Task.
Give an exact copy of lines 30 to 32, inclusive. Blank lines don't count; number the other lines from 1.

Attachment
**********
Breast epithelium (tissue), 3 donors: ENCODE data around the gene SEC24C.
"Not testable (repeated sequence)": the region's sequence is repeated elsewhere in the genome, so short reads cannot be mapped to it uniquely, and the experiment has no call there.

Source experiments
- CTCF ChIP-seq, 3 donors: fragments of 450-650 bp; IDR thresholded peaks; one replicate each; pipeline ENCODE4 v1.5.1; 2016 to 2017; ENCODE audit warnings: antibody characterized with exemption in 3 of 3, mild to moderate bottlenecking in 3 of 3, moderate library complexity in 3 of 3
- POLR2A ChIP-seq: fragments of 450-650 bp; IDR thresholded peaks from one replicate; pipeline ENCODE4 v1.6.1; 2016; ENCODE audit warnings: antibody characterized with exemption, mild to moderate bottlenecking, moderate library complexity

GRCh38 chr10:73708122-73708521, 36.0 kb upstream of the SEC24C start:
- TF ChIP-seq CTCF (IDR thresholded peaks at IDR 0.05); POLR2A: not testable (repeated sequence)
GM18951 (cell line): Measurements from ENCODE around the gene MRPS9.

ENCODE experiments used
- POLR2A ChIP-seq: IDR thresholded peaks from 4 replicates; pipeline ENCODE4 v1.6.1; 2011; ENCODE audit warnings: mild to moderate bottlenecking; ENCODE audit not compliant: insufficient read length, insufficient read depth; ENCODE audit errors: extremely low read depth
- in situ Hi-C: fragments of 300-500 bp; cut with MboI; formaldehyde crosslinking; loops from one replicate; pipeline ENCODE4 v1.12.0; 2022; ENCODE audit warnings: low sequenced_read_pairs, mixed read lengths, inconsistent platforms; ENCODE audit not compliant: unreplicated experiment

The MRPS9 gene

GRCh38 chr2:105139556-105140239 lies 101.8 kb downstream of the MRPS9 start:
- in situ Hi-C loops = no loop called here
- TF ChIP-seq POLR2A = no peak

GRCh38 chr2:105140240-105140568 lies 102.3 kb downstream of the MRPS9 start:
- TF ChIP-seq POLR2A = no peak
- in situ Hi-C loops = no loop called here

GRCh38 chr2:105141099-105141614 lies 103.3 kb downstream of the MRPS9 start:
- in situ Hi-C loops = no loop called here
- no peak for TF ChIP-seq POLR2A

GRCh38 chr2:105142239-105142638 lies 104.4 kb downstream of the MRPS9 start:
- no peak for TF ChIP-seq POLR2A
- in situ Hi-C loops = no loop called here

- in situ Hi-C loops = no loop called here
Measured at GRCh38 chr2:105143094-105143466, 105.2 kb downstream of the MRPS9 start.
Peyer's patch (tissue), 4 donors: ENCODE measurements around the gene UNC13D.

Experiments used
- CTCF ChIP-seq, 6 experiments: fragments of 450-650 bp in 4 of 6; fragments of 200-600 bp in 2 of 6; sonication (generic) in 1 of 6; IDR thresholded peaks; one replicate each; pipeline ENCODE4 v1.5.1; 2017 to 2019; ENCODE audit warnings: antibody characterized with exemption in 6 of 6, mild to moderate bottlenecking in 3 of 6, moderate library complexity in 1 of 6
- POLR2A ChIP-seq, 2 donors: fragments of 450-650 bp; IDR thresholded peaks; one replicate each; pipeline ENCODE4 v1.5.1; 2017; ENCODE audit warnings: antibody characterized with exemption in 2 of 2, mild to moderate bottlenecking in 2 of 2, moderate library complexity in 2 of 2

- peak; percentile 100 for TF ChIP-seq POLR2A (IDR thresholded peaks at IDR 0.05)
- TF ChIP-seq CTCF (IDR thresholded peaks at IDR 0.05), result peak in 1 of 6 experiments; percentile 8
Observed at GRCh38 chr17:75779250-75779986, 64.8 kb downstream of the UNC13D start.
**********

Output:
- POLR2A ChIP-seq, 2 donors: fragments of 450-650 bp; IDR thresholded peaks; one replicate each; pipeline ENCODE4 v1.5.1; 2017; ENCODE audit warnings: antibody characterized with exemption in 2 of 2, mild to moderate bottlenecking in 2 of 2, moderate library complexity in 2 of 2

- peak; percentile 100 for TF ChIP-seq POLR2A (IDR thresholded peaks at IDR 0.05)
- TF ChIP-seq CTCF (IDR thresholded peaks at IDR 0.05), result peak in 1 of 6 experiments; percentile 8